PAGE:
As the Pueblo Chieftain’s newest political reporter Lacey Latch reports, yesterday was another chance for GOP freshman Rep. Lauren “Q*Bert” Boebert to win hearts and minds in what’s set to remain the foremost Democratic stronghold in the Third Congressional District–in particular Pueblo’s blue-collar working-class flavor of Democratic politics that a few deft Republicans have been able to make some inroads with.
Speaking before what could have been a friendly audience at Pueblo’s defiant Columbus Day celebration–Pueblo’s proud Italian-American community having pointedly not gone along with the rebranding of the holiday by the rest of Colorado as Frances Xavier Cabrini Day–Boebert made it painfully obvious she is not one of those smart Pee-ebla Republicans:
The crowd was unwavering in its support for preserving the legacy of Italian-Americans and almost all of the speakers stuck to that messaging.
It was when Boebert took the stage that the event’s message changed. After a few words about the importance of the federal holiday, the Republican congresswoman reverted to the messaging that she uses on the campaign trail — none of which was about Columbus, Italians or Indigenous Americans.
Instead, Boebert touched on many conservative talking points throughout her speech including socialism in China, border issues in Texas and masks in public schools…
“I didn’t know it was going to be like this. I come to celebrate my heritage, my culture, being Italian,” said Pattyanne Corsentino. “I don’t come for this s—.” [Pols emphasis]
Colorado Newsline’s Sara Wilson:
Boebert wavered from Columbus within minutes to hit on her usual stump speech talking points: the immigration “crisis” at the border, anti-Biden rhetoric and COVID-19 restrictions. Boebert has not held an in-person town hall in Pueblo since taking office but has appeared at a few private events, such as a fundraising dinner for the local Republican Party…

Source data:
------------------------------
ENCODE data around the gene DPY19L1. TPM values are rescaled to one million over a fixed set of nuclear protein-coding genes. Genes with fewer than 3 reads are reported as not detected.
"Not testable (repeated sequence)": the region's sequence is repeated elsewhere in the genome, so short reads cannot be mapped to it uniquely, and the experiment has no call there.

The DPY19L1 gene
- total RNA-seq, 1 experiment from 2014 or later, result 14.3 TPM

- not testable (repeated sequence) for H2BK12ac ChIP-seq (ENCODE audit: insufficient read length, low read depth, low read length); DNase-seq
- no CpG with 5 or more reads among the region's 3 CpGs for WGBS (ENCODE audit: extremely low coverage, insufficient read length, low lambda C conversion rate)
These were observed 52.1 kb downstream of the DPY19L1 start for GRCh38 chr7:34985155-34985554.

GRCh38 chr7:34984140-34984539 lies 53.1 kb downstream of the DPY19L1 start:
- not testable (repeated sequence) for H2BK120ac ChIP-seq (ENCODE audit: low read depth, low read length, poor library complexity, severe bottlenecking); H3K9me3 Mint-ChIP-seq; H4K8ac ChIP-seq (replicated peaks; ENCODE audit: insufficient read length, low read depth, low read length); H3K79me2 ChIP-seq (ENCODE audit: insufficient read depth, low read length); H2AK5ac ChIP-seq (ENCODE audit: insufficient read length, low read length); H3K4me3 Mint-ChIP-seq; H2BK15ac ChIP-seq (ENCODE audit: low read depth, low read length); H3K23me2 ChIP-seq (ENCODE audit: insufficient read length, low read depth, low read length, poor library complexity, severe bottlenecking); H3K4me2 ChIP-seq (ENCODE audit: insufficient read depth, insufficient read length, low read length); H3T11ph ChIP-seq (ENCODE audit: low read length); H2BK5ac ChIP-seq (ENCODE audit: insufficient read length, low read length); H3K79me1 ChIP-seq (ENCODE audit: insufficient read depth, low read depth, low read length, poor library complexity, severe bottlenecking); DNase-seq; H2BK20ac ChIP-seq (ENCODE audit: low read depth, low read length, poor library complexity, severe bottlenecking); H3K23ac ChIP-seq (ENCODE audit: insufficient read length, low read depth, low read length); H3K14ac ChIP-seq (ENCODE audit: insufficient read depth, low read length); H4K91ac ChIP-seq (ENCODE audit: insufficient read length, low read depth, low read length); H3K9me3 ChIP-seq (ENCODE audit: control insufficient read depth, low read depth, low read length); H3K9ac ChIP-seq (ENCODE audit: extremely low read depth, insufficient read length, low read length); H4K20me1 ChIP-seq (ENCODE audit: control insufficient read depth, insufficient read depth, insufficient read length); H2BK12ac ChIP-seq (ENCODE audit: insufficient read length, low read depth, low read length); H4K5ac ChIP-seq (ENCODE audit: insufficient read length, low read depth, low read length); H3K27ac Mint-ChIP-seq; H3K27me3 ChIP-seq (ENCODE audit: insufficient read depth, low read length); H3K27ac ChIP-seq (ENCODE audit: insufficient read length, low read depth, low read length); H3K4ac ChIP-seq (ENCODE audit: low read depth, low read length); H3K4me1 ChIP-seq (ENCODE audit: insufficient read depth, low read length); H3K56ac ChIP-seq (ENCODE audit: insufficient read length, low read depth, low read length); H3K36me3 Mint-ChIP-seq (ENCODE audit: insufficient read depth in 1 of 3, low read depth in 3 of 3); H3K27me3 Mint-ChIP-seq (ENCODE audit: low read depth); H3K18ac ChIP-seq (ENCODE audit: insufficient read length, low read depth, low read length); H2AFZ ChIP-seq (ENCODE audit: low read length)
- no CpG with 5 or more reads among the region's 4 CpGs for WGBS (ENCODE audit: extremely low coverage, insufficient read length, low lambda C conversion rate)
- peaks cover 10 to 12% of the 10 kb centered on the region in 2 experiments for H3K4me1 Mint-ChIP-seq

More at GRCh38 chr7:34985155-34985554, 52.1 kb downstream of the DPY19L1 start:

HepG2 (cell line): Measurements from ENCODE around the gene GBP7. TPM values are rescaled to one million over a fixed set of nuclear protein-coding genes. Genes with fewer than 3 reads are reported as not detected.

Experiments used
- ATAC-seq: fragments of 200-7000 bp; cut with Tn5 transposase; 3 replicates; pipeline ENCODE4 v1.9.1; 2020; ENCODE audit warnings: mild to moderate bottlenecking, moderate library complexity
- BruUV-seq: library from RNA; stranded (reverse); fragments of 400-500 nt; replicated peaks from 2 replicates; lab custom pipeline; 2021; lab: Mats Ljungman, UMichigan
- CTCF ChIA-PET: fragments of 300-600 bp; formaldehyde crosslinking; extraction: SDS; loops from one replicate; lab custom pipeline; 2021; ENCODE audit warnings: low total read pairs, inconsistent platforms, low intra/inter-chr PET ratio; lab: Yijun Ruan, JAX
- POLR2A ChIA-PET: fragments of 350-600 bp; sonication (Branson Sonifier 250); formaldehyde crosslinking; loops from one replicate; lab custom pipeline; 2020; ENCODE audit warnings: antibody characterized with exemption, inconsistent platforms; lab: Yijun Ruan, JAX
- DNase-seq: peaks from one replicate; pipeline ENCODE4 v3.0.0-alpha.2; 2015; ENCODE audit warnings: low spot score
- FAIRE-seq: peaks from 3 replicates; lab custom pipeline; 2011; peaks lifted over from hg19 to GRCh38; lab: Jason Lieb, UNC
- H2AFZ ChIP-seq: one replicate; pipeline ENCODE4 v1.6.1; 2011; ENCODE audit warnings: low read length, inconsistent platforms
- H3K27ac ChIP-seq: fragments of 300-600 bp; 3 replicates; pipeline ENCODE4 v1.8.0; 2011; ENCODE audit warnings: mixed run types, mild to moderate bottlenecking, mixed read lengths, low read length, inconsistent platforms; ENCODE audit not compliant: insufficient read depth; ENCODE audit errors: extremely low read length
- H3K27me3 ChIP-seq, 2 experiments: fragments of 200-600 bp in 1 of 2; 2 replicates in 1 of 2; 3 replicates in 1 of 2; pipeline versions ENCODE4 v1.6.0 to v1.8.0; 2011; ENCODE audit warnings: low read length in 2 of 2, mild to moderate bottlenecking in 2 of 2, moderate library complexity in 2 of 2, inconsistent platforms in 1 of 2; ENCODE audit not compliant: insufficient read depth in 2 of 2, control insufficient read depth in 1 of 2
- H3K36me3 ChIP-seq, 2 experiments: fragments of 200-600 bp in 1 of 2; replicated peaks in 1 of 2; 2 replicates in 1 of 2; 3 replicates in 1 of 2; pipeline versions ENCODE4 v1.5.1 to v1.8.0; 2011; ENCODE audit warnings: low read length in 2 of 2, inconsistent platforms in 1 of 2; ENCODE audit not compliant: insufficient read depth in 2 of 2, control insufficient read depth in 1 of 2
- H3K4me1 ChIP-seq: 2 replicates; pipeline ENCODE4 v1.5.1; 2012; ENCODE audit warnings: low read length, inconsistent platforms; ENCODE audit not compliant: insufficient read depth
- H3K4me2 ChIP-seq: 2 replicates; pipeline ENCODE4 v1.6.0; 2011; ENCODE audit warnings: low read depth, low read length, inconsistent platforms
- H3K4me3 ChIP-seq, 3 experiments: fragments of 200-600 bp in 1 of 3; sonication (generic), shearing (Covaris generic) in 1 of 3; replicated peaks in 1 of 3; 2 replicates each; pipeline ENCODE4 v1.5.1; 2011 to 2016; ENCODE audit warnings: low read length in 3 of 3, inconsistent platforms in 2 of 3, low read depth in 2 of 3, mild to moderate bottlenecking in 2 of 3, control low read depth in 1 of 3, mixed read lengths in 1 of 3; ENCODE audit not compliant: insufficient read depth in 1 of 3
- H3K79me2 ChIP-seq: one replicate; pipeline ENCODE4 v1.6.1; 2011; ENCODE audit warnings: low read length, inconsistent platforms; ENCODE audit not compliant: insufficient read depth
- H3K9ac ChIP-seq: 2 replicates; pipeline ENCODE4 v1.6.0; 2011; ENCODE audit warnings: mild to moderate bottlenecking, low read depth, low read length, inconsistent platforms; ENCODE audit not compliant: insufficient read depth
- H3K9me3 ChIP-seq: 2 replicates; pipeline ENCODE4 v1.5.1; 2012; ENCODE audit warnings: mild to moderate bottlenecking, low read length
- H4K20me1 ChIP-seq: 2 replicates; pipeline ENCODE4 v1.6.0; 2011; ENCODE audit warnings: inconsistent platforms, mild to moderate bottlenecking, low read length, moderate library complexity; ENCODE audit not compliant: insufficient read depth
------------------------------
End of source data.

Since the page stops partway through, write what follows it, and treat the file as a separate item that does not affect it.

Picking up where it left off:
Patty Corsentino was audibly upset about the congresswoman’s remarks and said the event felt more somber than in past years. Corsentino, whose family helped construct the monument and who wants it to remain in place, said that bringing Boebert in detracts from the reason to remember Columbus.
“I’m disappointed because this shouldn’t be politicized,” she said. “It’s about the culture and the history.” Corsentino said she comes from a family of Democrats and did not vote for Boebert.
If Boebert had been able to show enough restraint to keep to her speech focused on praising the local Italian-American community and the (mostly false) hagiography about Christopher Columbus’ voyage, it might have had a very different effect on the audience. Not every speech given by a member of Congress has to be or should be a political blowtorch. But with Boebert, full partisan bombast is her only gear–to the extent that we’d fully expect the same vitriolic red meat in a speech dedicating a new Post Office.
No swing voters are won this way, folks.